Why Use Sphinx - Optimizing GROUP BY Queries

Support for everyday SQL-like clauses would be incomplete without GROUP BY functionality, so Sphinx has that too. But unlike MySQL’s general-purpose implementation, Sphinx specializes in solving a practical subset of GROUP BY tasks efficiently. This subset covers the generation of reports from big (1–100 million row) datasets when one of the following cases holds:

• The result is only a “small” number of grouped rows (where “small” is on the order of 100,000 to 1 million rows).

• Very fast execution speed is required and approximate COUNT(*) results are acceptable, when many groups are retrieved from data distributed over a cluster of machines.

This is not as restrictive as it might sound. The first scenario covers practically all imaginable time-based reports. For example, a detailed per-hour report for a period of 10 years will return fewer than 90,000 records. The second scenario could be expressed in plain English as something like “as quickly and accurately as possible, find the 20 most important records in a 100-million-row sharded table.”

These two types of queries can accelerate general-purpose queries, but you can also use them for full-text search applications. Many applications need to display not only full-text matches, but some aggregate results as well. For example, many search result pages show how many matches were found in each product category, or display a graph of matching document counts over time. Another common requirement is to group the results and show the most relevant match from each category.

Sphinx’s group-by support lets you combine grouping and full-text searching, eliminating the overhead of doing the grouping in your application or in MySQL.

As with sorting, grouping in Sphinx uses fixed memory. It is slightly (10% to 50%) more efficient than similar MySQL queries on datasets that fit in RAM. In this case, most of Sphinx’s power comes from its ability to distribute the load and greatly reduce the latency. For huge datasets that could never fit in RAM, you can build a special disk-based index for reporting, using inline attributes (defined later). Queries against such indexes execute about as fast as the disk can read the data—about 30–100 MB/sec on modern hardware. In this case, the performance can be many times better than MySQL’s, though the results will be approximate.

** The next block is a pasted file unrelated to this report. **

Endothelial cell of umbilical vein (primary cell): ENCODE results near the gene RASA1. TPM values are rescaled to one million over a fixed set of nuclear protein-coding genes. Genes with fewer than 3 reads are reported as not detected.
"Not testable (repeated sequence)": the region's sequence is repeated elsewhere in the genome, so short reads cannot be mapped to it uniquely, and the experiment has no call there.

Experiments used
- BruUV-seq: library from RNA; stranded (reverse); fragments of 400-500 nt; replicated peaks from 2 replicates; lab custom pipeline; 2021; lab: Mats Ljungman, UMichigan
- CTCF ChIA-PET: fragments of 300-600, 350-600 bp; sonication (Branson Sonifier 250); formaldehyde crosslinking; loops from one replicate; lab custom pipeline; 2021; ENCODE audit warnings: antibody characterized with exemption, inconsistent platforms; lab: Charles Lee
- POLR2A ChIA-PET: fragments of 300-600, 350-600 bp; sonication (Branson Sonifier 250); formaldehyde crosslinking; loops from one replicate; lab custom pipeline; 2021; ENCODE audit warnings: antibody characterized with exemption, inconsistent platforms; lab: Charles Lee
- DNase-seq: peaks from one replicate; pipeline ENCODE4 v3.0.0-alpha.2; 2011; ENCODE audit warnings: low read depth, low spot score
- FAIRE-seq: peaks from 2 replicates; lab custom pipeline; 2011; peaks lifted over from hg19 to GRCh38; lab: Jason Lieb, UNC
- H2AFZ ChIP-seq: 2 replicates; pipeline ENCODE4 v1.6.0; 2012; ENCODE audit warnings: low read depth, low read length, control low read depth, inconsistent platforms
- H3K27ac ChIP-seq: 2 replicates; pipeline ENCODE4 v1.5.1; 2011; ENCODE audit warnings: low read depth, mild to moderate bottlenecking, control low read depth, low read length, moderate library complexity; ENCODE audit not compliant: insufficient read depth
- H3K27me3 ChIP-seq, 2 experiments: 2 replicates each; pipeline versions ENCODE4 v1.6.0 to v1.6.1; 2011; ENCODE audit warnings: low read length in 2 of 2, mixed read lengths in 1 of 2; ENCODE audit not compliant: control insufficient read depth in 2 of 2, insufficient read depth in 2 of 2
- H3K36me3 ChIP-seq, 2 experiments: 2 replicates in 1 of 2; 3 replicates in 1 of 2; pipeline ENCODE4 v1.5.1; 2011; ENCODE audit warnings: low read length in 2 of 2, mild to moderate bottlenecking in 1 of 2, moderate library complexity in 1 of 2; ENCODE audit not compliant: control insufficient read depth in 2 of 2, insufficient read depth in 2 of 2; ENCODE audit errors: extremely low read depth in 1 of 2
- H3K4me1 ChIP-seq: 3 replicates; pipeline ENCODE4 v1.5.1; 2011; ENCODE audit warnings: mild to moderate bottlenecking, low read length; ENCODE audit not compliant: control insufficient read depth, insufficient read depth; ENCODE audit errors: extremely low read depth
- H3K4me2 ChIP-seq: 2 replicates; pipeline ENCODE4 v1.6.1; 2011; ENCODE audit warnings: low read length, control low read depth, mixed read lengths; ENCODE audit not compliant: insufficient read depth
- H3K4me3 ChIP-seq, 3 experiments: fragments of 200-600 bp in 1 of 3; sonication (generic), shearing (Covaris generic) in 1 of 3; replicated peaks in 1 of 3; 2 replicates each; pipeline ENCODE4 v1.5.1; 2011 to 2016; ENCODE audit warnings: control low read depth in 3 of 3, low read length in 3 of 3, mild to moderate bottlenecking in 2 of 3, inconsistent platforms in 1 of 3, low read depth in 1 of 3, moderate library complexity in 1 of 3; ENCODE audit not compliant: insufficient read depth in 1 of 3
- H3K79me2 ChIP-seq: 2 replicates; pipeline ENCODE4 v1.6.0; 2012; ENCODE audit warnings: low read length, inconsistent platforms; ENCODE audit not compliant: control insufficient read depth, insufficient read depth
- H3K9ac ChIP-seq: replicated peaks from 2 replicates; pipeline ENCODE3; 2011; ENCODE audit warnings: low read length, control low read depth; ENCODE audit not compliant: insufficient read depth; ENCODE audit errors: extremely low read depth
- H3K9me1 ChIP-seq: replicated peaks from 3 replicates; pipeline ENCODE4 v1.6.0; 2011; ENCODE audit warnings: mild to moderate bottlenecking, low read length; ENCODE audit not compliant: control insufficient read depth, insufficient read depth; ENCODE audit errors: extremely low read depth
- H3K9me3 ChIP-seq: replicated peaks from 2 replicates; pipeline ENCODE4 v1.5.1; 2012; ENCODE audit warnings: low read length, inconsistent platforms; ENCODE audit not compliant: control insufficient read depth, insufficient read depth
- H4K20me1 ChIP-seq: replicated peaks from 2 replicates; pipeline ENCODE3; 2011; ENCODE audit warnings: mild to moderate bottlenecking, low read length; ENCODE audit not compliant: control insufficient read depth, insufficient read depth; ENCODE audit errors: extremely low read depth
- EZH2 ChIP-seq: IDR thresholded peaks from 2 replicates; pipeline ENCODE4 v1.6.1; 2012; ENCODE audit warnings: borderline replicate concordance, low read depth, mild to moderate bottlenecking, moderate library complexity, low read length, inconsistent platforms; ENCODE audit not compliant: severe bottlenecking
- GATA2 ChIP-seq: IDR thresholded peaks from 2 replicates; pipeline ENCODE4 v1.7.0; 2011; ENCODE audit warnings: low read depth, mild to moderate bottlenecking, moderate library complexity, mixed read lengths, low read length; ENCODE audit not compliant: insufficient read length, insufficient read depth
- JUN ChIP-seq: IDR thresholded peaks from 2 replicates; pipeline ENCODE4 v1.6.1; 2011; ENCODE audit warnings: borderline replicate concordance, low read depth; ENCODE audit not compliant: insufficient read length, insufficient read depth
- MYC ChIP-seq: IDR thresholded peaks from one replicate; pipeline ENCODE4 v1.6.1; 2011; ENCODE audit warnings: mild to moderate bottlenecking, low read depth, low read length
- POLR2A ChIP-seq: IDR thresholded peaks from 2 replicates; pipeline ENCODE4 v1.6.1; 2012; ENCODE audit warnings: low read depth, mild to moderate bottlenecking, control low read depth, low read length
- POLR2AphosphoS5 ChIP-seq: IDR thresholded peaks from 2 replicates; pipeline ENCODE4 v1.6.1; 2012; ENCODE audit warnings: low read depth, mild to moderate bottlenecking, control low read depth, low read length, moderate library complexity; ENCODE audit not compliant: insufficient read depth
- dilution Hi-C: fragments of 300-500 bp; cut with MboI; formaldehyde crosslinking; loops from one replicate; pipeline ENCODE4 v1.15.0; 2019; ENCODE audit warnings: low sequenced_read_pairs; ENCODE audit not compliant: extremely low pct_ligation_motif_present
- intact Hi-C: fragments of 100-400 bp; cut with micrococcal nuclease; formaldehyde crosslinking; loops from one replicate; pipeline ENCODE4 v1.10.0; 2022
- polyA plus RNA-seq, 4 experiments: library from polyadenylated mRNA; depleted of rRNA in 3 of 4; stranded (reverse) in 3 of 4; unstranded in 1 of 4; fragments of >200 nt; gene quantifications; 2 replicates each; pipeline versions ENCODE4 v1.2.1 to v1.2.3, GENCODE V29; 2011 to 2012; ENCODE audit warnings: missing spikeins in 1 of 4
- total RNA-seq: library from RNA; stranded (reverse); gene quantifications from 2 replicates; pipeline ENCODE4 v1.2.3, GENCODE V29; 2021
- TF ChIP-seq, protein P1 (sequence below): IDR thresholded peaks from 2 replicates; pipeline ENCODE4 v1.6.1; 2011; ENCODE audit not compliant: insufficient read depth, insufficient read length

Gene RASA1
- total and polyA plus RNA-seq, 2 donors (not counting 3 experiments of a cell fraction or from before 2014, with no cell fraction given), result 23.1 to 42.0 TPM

The most important difference from MySQL’s GROUP BY is that Sphinx may, under certain circumstances, yield approximate results. There are two reasons for this:

• Grouping uses a fixed amount of memory. If there are too many groups to hold in RAM and the matches are in a certain “unfortunate” order, per-group counts might be smaller than the actual values.

• A distributed search sends only the aggregate results, not the matches themselves, from node to node. If there are duplicate records in different nodes, pergroup distinct counts might be greater than the actual values, because the information that can remove the duplicates is not transmitted between nodes.

In practice, it is often acceptable to have fast approximate group-by counts. If this isn’t acceptable, it’s often possible to get exact results by tuning the daemon and client application carefully.

You can generate the equivalent of COUNT(DISTINCT ), too. For example, you can use this to compute the number of distinct sellers per category in an auction site.

Finally, Sphinx lets you choose criteria to select the single “best” document within each group. For example, you can select the most relevant document from each domain, while grouping by domain and sorting the result set by per-domain match counts. This is not possible in MySQL without a complex query.

Source of Information : OReIlly High Performance MySQL Second Edition Jun 2008


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